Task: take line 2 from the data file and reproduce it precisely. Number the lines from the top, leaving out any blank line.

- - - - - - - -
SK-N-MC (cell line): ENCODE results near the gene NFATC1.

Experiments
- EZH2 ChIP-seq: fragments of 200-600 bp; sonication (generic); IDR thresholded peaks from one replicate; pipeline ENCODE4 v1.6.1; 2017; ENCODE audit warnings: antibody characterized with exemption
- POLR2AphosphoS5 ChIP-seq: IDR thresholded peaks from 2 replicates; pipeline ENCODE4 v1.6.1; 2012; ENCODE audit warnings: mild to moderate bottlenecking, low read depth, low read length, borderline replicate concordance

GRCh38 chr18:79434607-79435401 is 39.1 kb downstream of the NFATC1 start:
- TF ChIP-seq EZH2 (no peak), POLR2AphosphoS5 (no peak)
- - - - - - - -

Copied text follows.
Experiments